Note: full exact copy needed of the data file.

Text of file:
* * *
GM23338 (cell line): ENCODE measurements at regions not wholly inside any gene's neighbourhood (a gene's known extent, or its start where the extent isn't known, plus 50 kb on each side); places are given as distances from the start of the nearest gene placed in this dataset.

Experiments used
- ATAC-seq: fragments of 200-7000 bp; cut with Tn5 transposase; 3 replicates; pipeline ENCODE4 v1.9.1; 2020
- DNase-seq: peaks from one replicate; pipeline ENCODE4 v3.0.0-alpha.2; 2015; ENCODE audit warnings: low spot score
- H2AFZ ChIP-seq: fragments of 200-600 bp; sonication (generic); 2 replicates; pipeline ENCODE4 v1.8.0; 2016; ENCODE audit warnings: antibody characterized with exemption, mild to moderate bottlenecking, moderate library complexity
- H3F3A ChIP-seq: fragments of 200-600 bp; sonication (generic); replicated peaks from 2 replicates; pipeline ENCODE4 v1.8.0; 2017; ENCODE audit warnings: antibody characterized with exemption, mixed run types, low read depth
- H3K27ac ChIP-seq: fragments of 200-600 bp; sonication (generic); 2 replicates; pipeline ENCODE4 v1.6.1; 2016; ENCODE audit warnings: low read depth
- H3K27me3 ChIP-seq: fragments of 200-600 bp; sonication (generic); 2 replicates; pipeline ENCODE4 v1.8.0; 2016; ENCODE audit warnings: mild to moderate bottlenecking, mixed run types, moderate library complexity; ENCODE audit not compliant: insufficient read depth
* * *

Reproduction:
GM23338 (cell line): ENCODE measurements at regions not wholly inside any gene's neighbourhood (a gene's known extent, or its start where the extent isn't known, plus 50 kb on each side); places are given as distances from the start of the nearest gene placed in this dataset.

Experiments used
- ATAC-seq: fragments of 200-7000 bp; cut with Tn5 transposase; 3 replicates; pipeline ENCODE4 v1.9.1; 2020
- DNase-seq: peaks from one replicate; pipeline ENCODE4 v3.0.0-alpha.2; 2015; ENCODE audit warnings: low spot score
- H2AFZ ChIP-seq: fragments of 200-600 bp; sonication (generic); 2 replicates; pipeline ENCODE4 v1.8.0; 2016; ENCODE audit warnings: antibody characterized with exemption, mild to moderate bottlenecking, moderate library complexity
- H3F3A ChIP-seq: fragments of 200-600 bp; sonication (generic); replicated peaks from 2 replicates; pipeline ENCODE4 v1.8.0; 2017; ENCODE audit warnings: antibody characterized with exemption, mixed run types, low read depth
- H3K27ac ChIP-seq: fragments of 200-600 bp; sonication (generic); 2 replicates; pipeline ENCODE4 v1.6.1; 2016; ENCODE audit warnings: low read depth
- H3K27me3 ChIP-seq: fragments of 200-600 bp; sonication (generic); 2 replicates; pipeline ENCODE4 v1.8.0; 2016; ENCODE audit warnings: mild to moderate bottlenecking, mixed run types, moderate library complexity; ENCODE audit not compliant: insufficient read depth